Residents of West Java say they want their next governor to tackle rising intolerance and religious violence in the province, rated worst in Indonesia in that regard.
The province is awaiting official results of its February 24th gubernatorial election, to be announced March 3rd by the General Election Commission (Komisi Pemilihan Umum/KPU).
Quick count results conducted by the Indonesian Survey Institute (LSI) suggest that incumbent Ahmad Heryawan has won a second five-year term, taking more than 30% of the vote and avoiding a second round. Aher, as he is known, represents the Prosperous Justice Party (PKS).
Just days before the vote, Aher signed a deal with hardline Islamic Defenders Front (FPI) in which he agreed to implement a ban of the Ahmadiyah sect and generally "maintain an Islamic environment" if re-elected, BeritaSatu reported.
As governor, he is obliged to meet with any citizen group, he told the news outlet, denying further reports that he agreed to issue Sharia-based laws.
A crucial concern
Sukardi Ahmad, a 45-year-old resident of Bogor, West Java, has concerns about religious violence in the region. "Whoever wins the race will have to improve tolerance in West Java," he told Khabar Southeast Asia on voting day, the 24th.
"Last year and this year have been hard times for us as," he said. "February last year, we had 50 people vandalize the Nur Hidayah Mosque in Cianjur initially used by Shia members, followed by the church attacks with 20 gunshots in Indramayu a month later."
Sukardi also mentioned the 2012 Tasikmalaya attacks in which hundreds of FPI members attacked the Mesjid Raya Baiturrahman, a Ahmadiyah mosque, injuring nine people.
"I also witnessed an incident in Bandung last October where FPI damaged the An-Nasir Mosque and also prohibited Ahmadis from celebrating Idul Adha," he continued.
Moreover, since 2008, members of Bogor's GKI Yasmin congregation have held services outside and in private homes, because Mayor Diani Budiarto revoked their church's permit. It has not been restored, despite a Supreme Court ruling in favour of the congregation.
"We are expecting a new governor who is honest and responsible. Corruption in one priority and religious violence is another high priority," University of Indonesia Political Science graduate student Restu Wahyuni told Khabar.
"A newly elected West Java governor should have a real agenda of how to solve religious violence, as it is becoming crucial," she said. "Look how many incidents of terrorism are now linked to West Java."
Running mate helped Aher
Analysts say Aher was helped by his choice of a running mate, well-known actor and director Deddy Mizwar. He appears to have been unscathed, meanwhile, by the late January arrest of his party's president, Luthfi Hasan Ishaaq, on bribery charges.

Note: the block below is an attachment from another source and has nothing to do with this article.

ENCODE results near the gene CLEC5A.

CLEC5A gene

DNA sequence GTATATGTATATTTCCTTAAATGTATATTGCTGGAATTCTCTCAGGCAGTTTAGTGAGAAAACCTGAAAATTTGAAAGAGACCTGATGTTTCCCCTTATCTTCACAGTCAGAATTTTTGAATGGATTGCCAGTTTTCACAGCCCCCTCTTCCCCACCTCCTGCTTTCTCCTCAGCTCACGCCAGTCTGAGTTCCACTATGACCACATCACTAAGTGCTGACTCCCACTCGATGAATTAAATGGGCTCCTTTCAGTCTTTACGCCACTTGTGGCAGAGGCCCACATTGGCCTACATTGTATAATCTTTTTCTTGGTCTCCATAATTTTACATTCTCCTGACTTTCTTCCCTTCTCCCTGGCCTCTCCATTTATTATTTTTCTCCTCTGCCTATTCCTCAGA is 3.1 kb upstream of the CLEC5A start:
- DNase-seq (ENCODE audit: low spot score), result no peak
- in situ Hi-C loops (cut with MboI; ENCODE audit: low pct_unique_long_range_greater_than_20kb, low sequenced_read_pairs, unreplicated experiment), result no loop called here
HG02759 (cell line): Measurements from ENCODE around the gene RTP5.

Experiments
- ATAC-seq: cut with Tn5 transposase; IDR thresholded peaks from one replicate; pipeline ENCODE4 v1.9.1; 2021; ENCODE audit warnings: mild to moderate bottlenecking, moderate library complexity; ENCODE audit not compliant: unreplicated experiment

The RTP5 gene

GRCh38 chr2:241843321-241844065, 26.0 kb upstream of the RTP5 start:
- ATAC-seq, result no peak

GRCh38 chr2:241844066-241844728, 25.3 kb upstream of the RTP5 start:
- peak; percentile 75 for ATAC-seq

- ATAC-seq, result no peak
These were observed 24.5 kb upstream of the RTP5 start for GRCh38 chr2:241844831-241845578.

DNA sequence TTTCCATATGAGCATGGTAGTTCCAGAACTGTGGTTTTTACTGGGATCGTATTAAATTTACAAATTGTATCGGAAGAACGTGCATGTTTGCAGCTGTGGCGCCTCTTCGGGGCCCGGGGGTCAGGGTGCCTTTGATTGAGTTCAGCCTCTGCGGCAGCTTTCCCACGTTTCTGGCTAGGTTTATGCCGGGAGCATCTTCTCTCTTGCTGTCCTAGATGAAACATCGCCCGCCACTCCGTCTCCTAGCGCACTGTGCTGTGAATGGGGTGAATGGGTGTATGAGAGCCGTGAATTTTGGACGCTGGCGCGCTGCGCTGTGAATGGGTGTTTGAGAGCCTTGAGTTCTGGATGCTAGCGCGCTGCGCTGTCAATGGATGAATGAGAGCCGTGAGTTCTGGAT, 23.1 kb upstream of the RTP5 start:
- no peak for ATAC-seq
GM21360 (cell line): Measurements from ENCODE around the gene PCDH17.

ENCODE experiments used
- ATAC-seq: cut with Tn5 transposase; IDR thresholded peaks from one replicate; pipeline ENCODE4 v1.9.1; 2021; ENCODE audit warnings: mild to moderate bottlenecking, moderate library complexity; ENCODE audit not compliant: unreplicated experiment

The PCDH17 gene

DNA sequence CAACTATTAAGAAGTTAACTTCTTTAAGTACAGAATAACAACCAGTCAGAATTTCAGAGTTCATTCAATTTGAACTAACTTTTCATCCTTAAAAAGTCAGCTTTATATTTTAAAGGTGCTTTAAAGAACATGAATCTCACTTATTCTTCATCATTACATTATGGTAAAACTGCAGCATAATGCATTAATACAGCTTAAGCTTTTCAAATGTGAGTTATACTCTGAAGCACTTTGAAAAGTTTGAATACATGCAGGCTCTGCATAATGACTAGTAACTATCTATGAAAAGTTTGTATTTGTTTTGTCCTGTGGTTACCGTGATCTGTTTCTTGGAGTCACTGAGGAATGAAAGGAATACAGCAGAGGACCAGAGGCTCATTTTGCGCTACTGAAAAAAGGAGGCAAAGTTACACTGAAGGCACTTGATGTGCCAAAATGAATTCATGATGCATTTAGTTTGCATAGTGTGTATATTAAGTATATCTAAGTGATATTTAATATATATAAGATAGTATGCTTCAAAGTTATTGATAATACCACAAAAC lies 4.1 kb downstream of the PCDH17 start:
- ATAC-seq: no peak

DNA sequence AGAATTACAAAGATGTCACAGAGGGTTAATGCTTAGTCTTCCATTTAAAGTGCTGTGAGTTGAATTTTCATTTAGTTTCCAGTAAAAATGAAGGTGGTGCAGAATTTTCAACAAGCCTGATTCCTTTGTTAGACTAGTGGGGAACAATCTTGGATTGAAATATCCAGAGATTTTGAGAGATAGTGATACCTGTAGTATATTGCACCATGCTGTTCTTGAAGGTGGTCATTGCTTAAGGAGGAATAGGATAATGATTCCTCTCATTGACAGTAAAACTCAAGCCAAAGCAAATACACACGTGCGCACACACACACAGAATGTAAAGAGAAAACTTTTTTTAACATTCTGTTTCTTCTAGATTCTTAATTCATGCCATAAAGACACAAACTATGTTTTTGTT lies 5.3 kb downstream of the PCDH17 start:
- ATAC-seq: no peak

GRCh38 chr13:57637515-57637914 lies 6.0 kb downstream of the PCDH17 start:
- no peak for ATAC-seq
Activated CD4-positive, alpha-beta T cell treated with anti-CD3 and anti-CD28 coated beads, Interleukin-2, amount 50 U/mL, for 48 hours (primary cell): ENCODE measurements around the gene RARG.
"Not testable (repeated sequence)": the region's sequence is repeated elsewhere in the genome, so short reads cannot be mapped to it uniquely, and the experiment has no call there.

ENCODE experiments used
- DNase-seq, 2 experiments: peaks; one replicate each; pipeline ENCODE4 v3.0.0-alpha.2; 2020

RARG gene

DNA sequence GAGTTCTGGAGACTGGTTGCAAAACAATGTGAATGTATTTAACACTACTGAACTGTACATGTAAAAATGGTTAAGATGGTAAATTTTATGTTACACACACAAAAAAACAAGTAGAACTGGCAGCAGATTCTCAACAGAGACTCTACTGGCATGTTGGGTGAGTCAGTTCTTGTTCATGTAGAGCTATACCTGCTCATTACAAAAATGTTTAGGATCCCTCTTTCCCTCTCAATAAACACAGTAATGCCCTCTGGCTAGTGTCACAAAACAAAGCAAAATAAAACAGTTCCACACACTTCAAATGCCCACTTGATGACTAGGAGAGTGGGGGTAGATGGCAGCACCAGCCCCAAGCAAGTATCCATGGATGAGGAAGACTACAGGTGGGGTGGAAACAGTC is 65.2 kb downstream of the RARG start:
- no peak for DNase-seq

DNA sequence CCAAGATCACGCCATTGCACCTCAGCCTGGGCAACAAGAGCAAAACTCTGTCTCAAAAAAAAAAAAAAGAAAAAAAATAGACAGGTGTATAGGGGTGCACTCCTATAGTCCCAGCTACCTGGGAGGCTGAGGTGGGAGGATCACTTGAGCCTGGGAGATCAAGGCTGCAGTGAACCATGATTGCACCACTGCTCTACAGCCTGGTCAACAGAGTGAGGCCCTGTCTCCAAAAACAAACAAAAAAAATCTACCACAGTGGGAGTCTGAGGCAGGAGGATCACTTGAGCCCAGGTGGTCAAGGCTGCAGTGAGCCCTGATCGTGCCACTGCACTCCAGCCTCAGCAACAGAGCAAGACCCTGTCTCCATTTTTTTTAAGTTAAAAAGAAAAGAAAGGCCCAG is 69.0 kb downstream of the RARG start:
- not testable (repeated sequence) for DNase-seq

For a time, Deputy Governor Dede Yusuf appeared to be the race's front runner, but was likely tripped up by a separate corruption scandal that hit the chairman of his camp, the Democratic Party.
The quick count results put him third in the race, behind the pair representing the Indonesian Democratic Party of Struggle (DPI-P), Rieke Diah Pitaloka and Teten Marzuki.
Candidate representatives stressed they were waiting for official results to determine the winner and the possibility of a second round.
The gubernatorial election in Indonesia's most populous province is being closely watched as a harbinger of political trends ahead of the 2014 presidential vote.
Defending the deal
Aher acknowledged his meeting with FPI West Java Chairman Qohhar NZ al-Qodsy in Bandung on February 21st.
"I did not agree to Islamic bylaws, as has been reported," he told BeritaSatu, but he did agree to "maintain the Islamic environment" which already exists in the province.
That means upholding worship practices and the ethics embraced by Muslims, he insisted. "Because the requests were like that, I agreed. But remember, as a state official I have the obligation to protect all citizens as mandated under the Constitution," he said.
As governor, he said, "I fought for every citizen to be equal before the law, regardless of ethnicity, religion, race or group. I respected human rights."
In response to this statement, Political Science student Restu said, "Elections can be tricky and political, but tolerance can go beyond all of this. We should prioritise what people need, and what we want is for everyone to live in tolerance and harmony."
Regardless of who is elected, Sutoro Eko, researcher at Institute of Research and Empowerment, said the winner must take seriously the people's mandate for accountability.
"They are responsible to the people. Democratic processes in the region need to be followed by leadership," he said. "Accountability, transparency, and of course tolerance and harmony are included in this process."